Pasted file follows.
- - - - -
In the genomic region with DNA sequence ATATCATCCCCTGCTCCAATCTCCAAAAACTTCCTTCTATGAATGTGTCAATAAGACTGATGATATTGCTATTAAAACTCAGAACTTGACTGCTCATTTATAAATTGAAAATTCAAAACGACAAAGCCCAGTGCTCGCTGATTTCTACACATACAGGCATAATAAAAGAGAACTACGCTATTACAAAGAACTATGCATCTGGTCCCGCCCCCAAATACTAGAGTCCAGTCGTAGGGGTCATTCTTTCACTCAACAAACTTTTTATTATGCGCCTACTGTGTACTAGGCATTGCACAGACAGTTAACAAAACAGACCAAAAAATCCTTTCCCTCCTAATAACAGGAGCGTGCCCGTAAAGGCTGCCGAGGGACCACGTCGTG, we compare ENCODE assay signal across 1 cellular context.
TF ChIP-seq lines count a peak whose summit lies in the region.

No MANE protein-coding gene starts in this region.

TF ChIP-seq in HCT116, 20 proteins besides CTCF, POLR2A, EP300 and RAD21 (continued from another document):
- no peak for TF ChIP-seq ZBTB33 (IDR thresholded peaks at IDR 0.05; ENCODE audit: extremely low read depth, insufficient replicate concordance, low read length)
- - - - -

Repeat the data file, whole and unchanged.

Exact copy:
In the genomic region with DNA sequence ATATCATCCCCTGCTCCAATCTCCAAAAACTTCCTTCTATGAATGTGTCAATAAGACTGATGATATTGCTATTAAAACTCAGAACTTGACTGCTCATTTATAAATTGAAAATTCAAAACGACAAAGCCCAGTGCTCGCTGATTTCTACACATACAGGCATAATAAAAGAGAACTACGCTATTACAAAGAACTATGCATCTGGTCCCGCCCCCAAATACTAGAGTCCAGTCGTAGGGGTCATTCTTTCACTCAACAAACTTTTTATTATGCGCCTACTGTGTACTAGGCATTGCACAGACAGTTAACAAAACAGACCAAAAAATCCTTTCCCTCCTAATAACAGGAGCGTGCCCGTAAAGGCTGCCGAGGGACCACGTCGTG, we compare ENCODE assay signal across 1 cellular context.
TF ChIP-seq lines count a peak whose summit lies in the region.

No MANE protein-coding gene starts in this region.

TF ChIP-seq in HCT116, 20 proteins besides CTCF, POLR2A, EP300 and RAD21 (continued from another document):
- no peak for TF ChIP-seq ZBTB33 (IDR thresholded peaks at IDR 0.05; ENCODE audit: extremely low read depth, insufficient replicate concordance, low read length)